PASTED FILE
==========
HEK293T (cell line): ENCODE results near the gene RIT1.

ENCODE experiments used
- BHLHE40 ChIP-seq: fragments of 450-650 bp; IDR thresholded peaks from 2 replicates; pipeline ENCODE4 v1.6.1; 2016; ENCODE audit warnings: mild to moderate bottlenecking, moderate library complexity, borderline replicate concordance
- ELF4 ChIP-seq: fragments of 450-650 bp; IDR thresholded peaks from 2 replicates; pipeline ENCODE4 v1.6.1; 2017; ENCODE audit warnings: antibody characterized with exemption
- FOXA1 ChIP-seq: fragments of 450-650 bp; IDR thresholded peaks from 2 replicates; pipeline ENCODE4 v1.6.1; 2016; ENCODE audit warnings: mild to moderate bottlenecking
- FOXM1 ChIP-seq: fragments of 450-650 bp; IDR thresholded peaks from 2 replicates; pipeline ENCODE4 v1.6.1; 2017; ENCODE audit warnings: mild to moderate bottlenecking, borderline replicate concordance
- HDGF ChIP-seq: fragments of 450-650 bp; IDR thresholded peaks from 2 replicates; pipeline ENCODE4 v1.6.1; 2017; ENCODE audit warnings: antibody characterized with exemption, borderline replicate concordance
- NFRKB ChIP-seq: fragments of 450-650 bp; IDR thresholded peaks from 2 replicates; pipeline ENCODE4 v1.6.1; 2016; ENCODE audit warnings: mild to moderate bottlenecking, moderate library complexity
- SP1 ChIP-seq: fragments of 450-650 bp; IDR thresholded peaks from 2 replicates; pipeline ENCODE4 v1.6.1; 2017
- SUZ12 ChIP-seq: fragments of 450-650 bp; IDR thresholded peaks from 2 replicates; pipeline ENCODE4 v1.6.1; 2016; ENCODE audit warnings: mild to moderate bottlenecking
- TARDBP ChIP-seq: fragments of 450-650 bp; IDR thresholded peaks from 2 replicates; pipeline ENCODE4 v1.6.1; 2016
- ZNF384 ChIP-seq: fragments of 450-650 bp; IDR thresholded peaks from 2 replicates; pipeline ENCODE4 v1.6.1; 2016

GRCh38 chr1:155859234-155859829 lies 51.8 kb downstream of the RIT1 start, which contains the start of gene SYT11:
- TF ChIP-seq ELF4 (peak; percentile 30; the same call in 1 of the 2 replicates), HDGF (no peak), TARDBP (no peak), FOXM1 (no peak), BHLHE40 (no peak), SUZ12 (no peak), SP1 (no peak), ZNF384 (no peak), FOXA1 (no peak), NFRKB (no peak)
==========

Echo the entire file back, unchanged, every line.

HEK293T (cell line): ENCODE results near the gene RIT1.

ENCODE experiments used
- BHLHE40 ChIP-seq: fragments of 450-650 bp; IDR thresholded peaks from 2 replicates; pipeline ENCODE4 v1.6.1; 2016; ENCODE audit warnings: mild to moderate bottlenecking, moderate library complexity, borderline replicate concordance
- ELF4 ChIP-seq: fragments of 450-650 bp; IDR thresholded peaks from 2 replicates; pipeline ENCODE4 v1.6.1; 2017; ENCODE audit warnings: antibody characterized with exemption
- FOXA1 ChIP-seq: fragments of 450-650 bp; IDR thresholded peaks from 2 replicates; pipeline ENCODE4 v1.6.1; 2016; ENCODE audit warnings: mild to moderate bottlenecking
- FOXM1 ChIP-seq: fragments of 450-650 bp; IDR thresholded peaks from 2 replicates; pipeline ENCODE4 v1.6.1; 2017; ENCODE audit warnings: mild to moderate bottlenecking, borderline replicate concordance
- HDGF ChIP-seq: fragments of 450-650 bp; IDR thresholded peaks from 2 replicates; pipeline ENCODE4 v1.6.1; 2017; ENCODE audit warnings: antibody characterized with exemption, borderline replicate concordance
- NFRKB ChIP-seq: fragments of 450-650 bp; IDR thresholded peaks from 2 replicates; pipeline ENCODE4 v1.6.1; 2016; ENCODE audit warnings: mild to moderate bottlenecking, moderate library complexity
- SP1 ChIP-seq: fragments of 450-650 bp; IDR thresholded peaks from 2 replicates; pipeline ENCODE4 v1.6.1; 2017
- SUZ12 ChIP-seq: fragments of 450-650 bp; IDR thresholded peaks from 2 replicates; pipeline ENCODE4 v1.6.1; 2016; ENCODE audit warnings: mild to moderate bottlenecking
- TARDBP ChIP-seq: fragments of 450-650 bp; IDR thresholded peaks from 2 replicates; pipeline ENCODE4 v1.6.1; 2016
- ZNF384 ChIP-seq: fragments of 450-650 bp; IDR thresholded peaks from 2 replicates; pipeline ENCODE4 v1.6.1; 2016

GRCh38 chr1:155859234-155859829 lies 51.8 kb downstream of the RIT1 start, which contains the start of gene SYT11:
- TF ChIP-seq ELF4 (peak; percentile 30; the same call in 1 of the 2 replicates), HDGF (no peak), TARDBP (no peak), FOXM1 (no peak), BHLHE40 (no peak), SUZ12 (no peak), SP1 (no peak), ZNF384 (no peak), FOXA1 (no peak), NFRKB (no peak)